Instead, when I am beating on EverNote Beta code, I simply USE EverNote. I use a broad range of EverNote's features, with special stress on what I call "The Essence of EverNote": self-assigning categories; a hierarchical category tree; and the category intersection panel. I also bring notes into EverNote by nearly all the documented methods, and I output notes in nearly every possible fashion (including exporting partial or whole databases for consumption by other EverNote users).
On an average day, I add at least 25 new clippings to EverNote, and frequently as many as 100. I also regularly prune (delete) notes that I decide I do not need or that I think are superseded by other notes. So I churn my databases quite a bit. I also edit at least 100 notes per day, usually more.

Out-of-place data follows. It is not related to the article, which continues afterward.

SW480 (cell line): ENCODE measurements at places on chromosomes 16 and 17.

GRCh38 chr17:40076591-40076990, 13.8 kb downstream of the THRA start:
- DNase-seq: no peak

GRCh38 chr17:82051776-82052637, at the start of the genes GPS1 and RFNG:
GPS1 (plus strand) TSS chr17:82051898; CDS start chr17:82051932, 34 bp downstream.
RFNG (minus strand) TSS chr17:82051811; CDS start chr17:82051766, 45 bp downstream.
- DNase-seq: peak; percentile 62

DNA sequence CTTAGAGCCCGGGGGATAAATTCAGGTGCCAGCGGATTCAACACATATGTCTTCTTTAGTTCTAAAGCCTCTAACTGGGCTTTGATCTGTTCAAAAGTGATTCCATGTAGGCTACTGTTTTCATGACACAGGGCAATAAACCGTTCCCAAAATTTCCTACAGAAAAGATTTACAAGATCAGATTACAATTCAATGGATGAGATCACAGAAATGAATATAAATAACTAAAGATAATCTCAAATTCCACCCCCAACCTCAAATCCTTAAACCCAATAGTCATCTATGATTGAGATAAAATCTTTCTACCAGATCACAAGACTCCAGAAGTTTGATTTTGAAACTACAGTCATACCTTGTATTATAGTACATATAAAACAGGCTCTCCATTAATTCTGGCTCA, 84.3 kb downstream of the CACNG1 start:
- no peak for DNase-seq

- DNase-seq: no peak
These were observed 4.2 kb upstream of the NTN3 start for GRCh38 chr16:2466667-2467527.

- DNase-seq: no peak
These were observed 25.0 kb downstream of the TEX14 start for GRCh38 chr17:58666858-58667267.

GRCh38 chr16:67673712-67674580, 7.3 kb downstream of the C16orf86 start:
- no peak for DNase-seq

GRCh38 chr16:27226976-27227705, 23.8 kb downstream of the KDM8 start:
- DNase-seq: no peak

On any given day (I've counted) I send out at least several dozen EverNote notes as e-mail messages, and frequently as many as 100. I get requests for information all the time, and frequently I have some related information sitting in one or more of my EverNote databases. Just about weekly I get requests for someone for information about topic XYZ, and then we start corresponding and it turns out that they also are seeking information about topics ABC and PDQ. So I send out even more notes. All this traffic usually results in people requesting "related" information, so I fire up the EN Classic (2.2) Category Intersection Panel and go looking to see whether I actually have any such related data. Frequently I discover that I do, so I start building many new Automatic Keyword Categories to tag that data in ways I had not thought of previously. I start building new category trees to hold the new categories, indexed into the data (notes, mainly web clippings) to organize what I have. Then I fire up some focused Google searches on the web and on my hard drive to see what else I can find.